Daily D – 1 Kings 19:11-13
“Go out and stand before me on the mountain,” the LORD told him. And as Elijah stood there, the LORD passed by, and a mighty windstorm hit the mountain. It was such a terrible blast that the rocks were torn loose, but the LORD was not in the wind. After the wind there was an earthquake, but the LORD was not in the earthquake. And after the earthquake there was a fire, but the LORD was not in the fire. And after the fire there was the sound of a gentle whisper. When Elijah heard it, he wrapped his face in his cloak and went out and stood at the entrance of the cave. And a voice said, “What are you doing here, Elijah?” 1 KINGS 19:11-13 (NLT)
“If you want to capture someone’s attention, whisper.”
Nuance perfume ran a commercial with those words in 1980. It is true, if you want to get someone’s attention, a whisper will do it. A few minutes into a movie at a theater that only charged a buck to enter, my bride leaned over and whispered, “This movie is terrible. I want to leave.” That will get your attention.
The movie was made worse by the child who sat behind her and kicked her seat nonstop. Every minute or so his mother would whisper, “Stop.” He did not. Whispers apparently work more effectively on adults than children.
A little boy was behaving appropriately for his age sitting in church. He could not sit still. His uncomfortable shoes made nice clunking sounds when he kicked the pews. His mother worked hard to keep him still and quiet while appearing composed and attentive. When her patience and pretense ran out, she leaned over and whispered, “If you do not sit down, be still, and keep quiet, I am going to beat you!”
Children become megaphones at the most inappropriate moments. The little boy shouted, “You’re going to beat me!”
The poor mom could do nothing but pick up her son and step lively toward the back door. She was prepared to tan his hide until she noticed his dress shirt had come untucked from his pants and his Mickey Mouse underwear poked out of his slacks. She laughed and relaxed. And her son ran freely down the ramp and on to his father’s office where his dad, the preacher, would converse with him regarding his behavior after everyone else was gone.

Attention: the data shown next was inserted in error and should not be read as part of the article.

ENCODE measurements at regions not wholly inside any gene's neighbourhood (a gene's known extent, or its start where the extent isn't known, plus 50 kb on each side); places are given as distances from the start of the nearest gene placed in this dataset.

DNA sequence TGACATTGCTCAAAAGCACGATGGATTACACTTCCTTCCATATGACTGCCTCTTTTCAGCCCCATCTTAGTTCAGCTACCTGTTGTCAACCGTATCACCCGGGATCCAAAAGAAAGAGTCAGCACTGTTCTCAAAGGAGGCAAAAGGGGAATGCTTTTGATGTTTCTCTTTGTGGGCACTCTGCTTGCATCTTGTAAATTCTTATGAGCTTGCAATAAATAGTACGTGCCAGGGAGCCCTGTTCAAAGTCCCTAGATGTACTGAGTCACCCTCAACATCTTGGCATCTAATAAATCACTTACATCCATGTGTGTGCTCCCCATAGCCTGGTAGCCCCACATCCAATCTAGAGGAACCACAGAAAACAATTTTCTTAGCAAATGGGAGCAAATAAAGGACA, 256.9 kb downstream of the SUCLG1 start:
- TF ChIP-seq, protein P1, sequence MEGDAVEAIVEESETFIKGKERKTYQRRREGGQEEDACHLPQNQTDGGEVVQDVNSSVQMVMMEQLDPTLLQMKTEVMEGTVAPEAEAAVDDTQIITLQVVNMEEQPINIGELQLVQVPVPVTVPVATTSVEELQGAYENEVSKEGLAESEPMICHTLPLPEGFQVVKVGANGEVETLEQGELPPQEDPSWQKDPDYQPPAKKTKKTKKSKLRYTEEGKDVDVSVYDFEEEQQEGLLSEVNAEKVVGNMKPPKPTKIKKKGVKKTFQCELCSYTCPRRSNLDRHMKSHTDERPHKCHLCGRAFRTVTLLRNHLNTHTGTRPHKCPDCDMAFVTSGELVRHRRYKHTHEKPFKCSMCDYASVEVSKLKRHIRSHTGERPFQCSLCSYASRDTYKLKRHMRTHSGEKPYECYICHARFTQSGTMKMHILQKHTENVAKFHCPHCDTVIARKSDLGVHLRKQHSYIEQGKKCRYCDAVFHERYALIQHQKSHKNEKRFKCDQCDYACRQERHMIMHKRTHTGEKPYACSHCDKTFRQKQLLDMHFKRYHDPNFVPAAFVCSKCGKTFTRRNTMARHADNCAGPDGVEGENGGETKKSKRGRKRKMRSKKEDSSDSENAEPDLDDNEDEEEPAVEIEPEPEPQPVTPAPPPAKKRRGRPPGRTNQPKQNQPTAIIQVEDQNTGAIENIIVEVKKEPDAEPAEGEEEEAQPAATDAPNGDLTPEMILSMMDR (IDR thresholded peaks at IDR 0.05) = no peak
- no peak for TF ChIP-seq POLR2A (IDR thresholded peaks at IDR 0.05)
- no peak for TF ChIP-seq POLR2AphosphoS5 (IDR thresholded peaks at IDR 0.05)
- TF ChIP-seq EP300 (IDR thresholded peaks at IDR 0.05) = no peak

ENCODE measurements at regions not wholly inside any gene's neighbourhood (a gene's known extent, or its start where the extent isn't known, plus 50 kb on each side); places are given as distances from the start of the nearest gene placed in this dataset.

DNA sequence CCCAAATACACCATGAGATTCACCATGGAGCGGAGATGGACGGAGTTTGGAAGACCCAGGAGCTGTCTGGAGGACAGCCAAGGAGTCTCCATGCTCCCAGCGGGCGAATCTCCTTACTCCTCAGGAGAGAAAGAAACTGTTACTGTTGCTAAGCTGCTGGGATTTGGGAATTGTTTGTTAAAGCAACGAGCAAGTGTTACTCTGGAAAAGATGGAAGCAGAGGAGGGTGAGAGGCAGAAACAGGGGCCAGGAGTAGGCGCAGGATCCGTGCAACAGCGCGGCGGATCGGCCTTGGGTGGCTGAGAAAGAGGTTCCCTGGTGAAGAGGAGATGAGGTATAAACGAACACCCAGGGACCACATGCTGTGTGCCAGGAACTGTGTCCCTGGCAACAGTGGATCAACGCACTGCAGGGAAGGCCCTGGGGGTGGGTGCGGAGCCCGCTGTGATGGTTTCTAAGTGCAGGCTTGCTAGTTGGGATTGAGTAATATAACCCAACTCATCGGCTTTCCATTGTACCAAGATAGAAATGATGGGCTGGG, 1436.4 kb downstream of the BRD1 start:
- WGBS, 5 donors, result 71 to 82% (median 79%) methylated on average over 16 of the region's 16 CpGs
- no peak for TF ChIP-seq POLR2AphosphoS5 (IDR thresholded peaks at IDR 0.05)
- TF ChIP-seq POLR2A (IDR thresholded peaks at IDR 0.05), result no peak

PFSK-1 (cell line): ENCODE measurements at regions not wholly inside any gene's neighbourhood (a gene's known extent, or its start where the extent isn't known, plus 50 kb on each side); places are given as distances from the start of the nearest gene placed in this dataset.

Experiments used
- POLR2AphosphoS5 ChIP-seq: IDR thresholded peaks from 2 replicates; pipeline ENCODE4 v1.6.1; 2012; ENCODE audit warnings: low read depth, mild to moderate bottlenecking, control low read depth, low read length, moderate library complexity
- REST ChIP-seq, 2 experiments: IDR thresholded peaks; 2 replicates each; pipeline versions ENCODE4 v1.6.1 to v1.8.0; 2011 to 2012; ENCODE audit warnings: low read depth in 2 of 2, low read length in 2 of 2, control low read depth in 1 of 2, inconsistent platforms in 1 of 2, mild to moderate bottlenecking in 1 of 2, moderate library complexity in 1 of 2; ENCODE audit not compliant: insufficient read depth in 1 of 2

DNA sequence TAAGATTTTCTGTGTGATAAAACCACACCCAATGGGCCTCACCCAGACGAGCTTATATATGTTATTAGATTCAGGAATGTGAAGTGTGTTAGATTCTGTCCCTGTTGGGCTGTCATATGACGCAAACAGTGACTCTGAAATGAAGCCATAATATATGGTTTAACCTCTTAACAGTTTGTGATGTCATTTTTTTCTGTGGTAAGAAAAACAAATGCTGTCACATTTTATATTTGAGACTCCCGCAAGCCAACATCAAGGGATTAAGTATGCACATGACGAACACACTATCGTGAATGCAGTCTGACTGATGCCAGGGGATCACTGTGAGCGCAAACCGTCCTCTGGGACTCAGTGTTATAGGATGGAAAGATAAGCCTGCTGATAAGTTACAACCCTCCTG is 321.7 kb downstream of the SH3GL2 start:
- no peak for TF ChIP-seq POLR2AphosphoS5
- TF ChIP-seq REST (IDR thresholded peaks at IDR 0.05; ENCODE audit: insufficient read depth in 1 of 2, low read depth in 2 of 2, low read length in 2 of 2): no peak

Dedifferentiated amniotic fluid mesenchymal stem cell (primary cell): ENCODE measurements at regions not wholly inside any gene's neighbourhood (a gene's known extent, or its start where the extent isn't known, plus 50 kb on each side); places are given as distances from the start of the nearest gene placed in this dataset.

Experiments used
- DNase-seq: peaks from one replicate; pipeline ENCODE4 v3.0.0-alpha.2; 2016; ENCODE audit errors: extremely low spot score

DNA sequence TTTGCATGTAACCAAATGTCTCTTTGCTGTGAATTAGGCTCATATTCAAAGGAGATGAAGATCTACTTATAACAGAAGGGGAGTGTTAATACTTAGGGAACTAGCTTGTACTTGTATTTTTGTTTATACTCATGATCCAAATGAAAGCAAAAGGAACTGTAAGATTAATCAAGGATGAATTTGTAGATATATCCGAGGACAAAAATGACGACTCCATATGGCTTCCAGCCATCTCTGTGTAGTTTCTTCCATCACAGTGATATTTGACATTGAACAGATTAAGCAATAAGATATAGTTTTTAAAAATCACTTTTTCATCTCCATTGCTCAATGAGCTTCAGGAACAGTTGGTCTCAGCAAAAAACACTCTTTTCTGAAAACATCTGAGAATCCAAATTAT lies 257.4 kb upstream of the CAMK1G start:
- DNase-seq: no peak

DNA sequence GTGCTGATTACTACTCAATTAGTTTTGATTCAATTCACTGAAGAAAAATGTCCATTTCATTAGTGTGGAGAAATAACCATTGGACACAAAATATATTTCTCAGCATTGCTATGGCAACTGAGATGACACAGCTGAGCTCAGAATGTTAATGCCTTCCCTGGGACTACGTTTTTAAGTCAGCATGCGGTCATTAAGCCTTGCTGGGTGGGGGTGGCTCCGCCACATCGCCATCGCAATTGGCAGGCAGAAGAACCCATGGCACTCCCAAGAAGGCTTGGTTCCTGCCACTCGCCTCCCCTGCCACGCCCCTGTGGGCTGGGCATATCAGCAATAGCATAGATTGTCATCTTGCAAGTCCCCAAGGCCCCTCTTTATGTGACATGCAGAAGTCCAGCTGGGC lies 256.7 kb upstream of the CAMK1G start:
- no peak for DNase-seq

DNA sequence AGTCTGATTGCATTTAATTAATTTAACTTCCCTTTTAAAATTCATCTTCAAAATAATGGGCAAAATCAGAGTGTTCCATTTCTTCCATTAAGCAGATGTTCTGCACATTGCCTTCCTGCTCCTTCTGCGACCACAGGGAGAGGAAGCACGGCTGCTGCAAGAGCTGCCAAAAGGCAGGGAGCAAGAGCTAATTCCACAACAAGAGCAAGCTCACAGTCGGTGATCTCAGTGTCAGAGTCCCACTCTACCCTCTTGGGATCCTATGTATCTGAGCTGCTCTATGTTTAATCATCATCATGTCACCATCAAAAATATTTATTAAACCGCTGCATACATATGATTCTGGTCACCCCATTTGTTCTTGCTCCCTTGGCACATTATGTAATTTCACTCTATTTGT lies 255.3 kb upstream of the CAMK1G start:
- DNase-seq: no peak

God put on quite a display for Elijah. He put on a display the whole nation of Israel would remember forever on Mount Carmel as recorded in the previous chapter of this book. Then fire fell from heaven and a three-year drought was broken. In this instance, there was a mighty windstorm, an earthquake, and a fiery blaze. God is almighty. God is powerful. God can do anything. But when he wanted to capture Elijah’s attention, he whispered.
“What are you doing here, Elijah?”
You have doubts, fears, worries, and concerns which rise up and fill your life with anxiety or dread. They are often most intense when you lie down to sleep. They shout and keep you awake. They feel like windstorms, earthquakes, and blazing flames. God still whispers. We can focus on the shouts, or we can answer the whisper.
Our Father in heaven asks gentle questions which draw us into the provision of his mercy and grace. Those questions help us regain our focus. They help us see things from his perspective. They help us plot a new course.
Elijah thought his life was over. He was turning in his resignation. He felt like a dead man walking. Yet most of what we know about him takes place after he heard the whisper, laid bare his feelings, and left the cave. He tried to place a period where God placed a comma.
When it feels like life is over, when you feel like you have no hope, when you have no strength to carry on, listen for the whisper. Everyone and everything shouts these days. God still whispers. You have to lean in to hear a whisper. You have to listen to understand. Everything changes when God whispers.
Lean in. Listen closely. Respond appropriately. This is no dead end. This is a turning point.
I will listen for God’s whisper.
Our Father, please give me ears to hear what you are saying to me. Give me a willing and obedient heart to do what you say. Lead me out of the mess I am in into the preferred future only you could craft. Amen.
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Ruth 1:20, 21 “Don’t call me Naomi. Call me Mara,” she answered, “for the Almighty has made me very bitter. I went away full, but the LORD has brought me back empty. Why do you call me Naomi, since the LORD has opposed me, and the Almighty has afflicted me?” (CSB)